Friday, February 12, 2010

Who's It?

As I was reading about Representative Paul Ryan (R-WI) a quote struck me as quite appropriate and ironic at the same time.  Seemingly tired of being affiliated with the Party of No., Paul Ryan states:

"I think we as a party need to begin our transition from an effective opposition party, which we needed to be because health care and cap and trade were horrible ideas that would bankrupt our country, and move toward becoming the alternative party, the adult party, the party of real ideas that turn our economic and fiscal situation around."

That's kinda funny.  First, Representative Ryan said that health care and cap and trade are horrible ideas that would bankrupt our country.  It may be true that the cost of those "worthy ideas" may be extremely expensive, but the usual procedure is to make some cuts somewhere and/or levy taxes or fees to pay for the government expense.  Those concerns were addressed in the legislation.  But, you must also remember that George W. Bush already bankrupted the country with a tax cut for the rich that wasn't balanced with a reduction in expenditures.  President Bush then grew the Federal Government without paying for it.  The Iraq War and the prescription drug benefit that was added to Medicare were not funded -- they weren't put in the budget......At least it now seems that the adults in the room understand how ALL items in the Federal Budget have to be paid for with tax monies, fees, etc.

Second, it seems to me that a winning strategy employed by the Democratic Party in 2006 and 2008 was to paint themselves as the party with ideas and the party of fiscal responsibility.  As the presidential election neared and the country found itself floundering in a sea of debts and obligations many voters decided that a Republican had screwed it up and maybe a Democratic president could do something about it.  Candidate Obama enumerated many ideas, perhaps, too many.  And, even now, as the blame game continues about health care, jobs, and the budget, it seems only the Democratic members of Congress have actual ideas written down.  They don't have some lame road map or vague plan that just says we're going somewhere without any -- any -- specific ideas/programs/rules that add to the debate.  In fact, when pressed for what things they wanted in the health care bill, we find that it had already been included in the proposed legislation.  Read the bills before you attack them.

Even if Republicans don't want to admit the mistakes made in the last Administration is still seems rather hypocritical and/or ironic that most of the Republican rhetoric heard today are echoes of the Democratic grousing during the Bush presidency. You know, all except for the insane socialist labels and the Hitler/Nazi bullpucky.

Actually, both political parties and the fringers need to raise the level of discourse.  We need a return to civility.  We need a return to a real "back and forth" about the issues that are important to the American people, not the corporations.  When we were in our government classes back in high school the teachers always had round-table discussions and/or debates about things.  We learned how to listen to one another and we learned how to put together coherent and logical arguments.  As a "side" on some topic would be assigned by the luck of the draw, we often found ourselves arguing for something we didn't believe in -- it was a valuable learning experience.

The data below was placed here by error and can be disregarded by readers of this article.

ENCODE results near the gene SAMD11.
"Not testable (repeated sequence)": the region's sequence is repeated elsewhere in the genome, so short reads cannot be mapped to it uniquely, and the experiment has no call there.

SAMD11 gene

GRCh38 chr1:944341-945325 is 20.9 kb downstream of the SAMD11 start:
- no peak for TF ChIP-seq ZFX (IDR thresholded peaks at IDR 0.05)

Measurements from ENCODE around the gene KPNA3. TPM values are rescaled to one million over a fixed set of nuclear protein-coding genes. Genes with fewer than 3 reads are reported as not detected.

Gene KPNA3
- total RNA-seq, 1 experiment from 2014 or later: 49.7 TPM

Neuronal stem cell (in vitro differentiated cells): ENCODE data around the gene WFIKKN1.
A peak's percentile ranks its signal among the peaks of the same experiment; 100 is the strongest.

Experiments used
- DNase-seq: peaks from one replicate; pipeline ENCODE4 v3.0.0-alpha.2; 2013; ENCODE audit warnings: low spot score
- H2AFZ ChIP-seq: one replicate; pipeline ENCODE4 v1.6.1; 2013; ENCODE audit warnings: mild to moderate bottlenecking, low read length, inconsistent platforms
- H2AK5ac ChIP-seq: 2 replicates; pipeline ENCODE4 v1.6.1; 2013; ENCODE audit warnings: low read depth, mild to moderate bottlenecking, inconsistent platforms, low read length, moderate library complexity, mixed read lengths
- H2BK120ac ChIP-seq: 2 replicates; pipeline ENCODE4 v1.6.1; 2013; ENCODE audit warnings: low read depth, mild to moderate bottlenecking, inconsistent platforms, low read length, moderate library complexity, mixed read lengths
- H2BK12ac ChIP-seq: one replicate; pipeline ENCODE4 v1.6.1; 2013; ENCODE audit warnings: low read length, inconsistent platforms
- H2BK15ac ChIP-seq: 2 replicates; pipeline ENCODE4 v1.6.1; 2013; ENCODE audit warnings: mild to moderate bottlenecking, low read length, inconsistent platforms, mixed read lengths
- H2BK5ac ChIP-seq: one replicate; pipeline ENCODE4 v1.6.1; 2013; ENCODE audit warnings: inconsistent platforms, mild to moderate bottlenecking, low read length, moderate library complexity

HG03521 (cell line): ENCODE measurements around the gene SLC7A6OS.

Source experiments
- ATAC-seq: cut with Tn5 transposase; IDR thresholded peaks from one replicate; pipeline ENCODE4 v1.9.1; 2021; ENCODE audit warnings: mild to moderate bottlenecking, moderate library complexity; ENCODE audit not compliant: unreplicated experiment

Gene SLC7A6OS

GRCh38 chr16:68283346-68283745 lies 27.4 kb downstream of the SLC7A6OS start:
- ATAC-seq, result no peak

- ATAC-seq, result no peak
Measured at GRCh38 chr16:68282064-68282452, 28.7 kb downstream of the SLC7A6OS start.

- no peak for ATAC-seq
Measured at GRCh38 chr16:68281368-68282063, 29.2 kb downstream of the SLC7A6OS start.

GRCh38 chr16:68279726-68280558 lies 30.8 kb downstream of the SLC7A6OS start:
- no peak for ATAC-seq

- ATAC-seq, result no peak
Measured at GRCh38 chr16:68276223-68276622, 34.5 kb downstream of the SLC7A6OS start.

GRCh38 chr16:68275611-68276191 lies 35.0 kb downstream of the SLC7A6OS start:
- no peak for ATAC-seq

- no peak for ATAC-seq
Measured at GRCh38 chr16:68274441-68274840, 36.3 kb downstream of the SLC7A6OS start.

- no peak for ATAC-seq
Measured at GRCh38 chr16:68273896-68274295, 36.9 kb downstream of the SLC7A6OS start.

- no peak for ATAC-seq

Today, it seems as if the Republican Party simply refuses to even debate the issues.  They do not bring to the table their opposing viewpoints with documents, experts, or anything else to help bolster their arguments.  Imagine if you played "Republican Obstructionist" in Mr. Cy Smith's PHNHS Problems of Democracy class.  You would disrupt the lesson for everybody, cause the exercise to be worthless for yourself, and receive a failing grade.  All the other folks in class would think that you're nuts.  We're not in school.  And, the Republican shouldn't be standing next to the sandbox flinging sand while the rest of the elected try to build something.  Help or get out of the way.  Govern or go find a corner and pout.

In Michigan, the political climate is as combative as it is in Washington, D.C.  Governor Granholm's legacy will be that she presided over the sinking of the Ship of State while the Republicans rearranged the deck chairs and the Democrats happily joined in with the fun.  Both parties have brought the State of Michigan to the brink.  Both parties regard the act of compromise as losing power for themselves and their party.  No one wins.............everybody loses.  Even when Governor Granholm presents the Republicans with tax relief plans that they always supported in the past, they now reject them.

Stop asking when a bill is brought forward if voting one way or the other will hurt you in your reelection campaign.  The question should be, "Will this help the people in the State of Michigan".  Dear Legislator, you were elected to serve the people of your district and the rest of Michigan.  Please stop worrying about your political future while our prosperity, health, and welfare suffers.

This nonsense must end.

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